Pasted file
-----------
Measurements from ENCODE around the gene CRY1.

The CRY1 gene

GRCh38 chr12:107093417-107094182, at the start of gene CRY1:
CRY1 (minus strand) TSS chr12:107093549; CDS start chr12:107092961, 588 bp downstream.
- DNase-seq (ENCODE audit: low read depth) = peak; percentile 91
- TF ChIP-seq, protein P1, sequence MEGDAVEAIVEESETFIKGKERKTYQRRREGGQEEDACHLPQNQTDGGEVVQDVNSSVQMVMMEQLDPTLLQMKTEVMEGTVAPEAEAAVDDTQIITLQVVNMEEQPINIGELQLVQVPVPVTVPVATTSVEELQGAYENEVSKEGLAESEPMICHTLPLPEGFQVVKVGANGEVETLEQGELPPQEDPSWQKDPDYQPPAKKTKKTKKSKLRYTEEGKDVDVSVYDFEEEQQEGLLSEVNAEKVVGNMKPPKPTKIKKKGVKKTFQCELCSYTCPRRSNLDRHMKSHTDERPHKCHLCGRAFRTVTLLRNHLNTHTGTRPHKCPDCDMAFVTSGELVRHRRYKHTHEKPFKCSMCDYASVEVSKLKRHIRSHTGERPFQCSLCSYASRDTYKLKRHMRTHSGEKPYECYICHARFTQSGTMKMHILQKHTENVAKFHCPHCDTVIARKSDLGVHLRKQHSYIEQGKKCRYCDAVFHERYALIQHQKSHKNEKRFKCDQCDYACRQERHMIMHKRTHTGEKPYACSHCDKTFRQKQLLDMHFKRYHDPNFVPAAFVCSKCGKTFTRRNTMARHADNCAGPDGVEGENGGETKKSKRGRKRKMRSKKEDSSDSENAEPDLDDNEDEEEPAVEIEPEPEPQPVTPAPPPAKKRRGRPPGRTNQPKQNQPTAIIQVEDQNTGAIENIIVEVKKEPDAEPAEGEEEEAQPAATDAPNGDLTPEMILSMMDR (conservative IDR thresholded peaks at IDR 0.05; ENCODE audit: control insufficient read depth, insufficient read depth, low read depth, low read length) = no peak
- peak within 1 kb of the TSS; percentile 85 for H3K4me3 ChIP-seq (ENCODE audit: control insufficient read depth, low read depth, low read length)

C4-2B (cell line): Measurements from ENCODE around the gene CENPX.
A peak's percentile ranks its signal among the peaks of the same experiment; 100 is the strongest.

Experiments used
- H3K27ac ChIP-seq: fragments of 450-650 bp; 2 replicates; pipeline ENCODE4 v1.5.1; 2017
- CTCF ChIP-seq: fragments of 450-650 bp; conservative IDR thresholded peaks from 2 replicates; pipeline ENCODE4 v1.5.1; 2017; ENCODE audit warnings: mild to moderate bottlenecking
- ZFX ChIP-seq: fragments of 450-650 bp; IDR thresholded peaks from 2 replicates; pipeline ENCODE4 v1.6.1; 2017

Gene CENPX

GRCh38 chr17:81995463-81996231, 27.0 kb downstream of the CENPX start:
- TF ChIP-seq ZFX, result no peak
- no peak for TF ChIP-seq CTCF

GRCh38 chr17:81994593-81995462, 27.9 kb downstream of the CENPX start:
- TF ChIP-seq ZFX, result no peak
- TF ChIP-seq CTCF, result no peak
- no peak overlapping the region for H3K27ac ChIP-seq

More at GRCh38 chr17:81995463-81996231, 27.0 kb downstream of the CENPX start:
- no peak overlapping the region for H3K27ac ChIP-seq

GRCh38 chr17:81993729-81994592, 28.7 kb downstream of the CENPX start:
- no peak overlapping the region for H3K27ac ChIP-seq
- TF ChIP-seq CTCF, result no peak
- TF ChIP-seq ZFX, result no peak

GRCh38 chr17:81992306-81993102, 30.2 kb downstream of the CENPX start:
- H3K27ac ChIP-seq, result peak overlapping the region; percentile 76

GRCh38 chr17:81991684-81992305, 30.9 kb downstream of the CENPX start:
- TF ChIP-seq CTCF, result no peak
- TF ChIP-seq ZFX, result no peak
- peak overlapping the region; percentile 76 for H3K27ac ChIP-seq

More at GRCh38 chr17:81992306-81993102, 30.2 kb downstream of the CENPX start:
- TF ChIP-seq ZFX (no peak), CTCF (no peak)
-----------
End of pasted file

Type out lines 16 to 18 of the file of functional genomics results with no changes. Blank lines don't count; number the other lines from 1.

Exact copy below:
- TF ChIP-seq ZFX, result no peak
- no peak for TF ChIP-seq CTCF

GRCh38 chr17:81994593-81995462, 27.9 kb downstream of the CENPX start: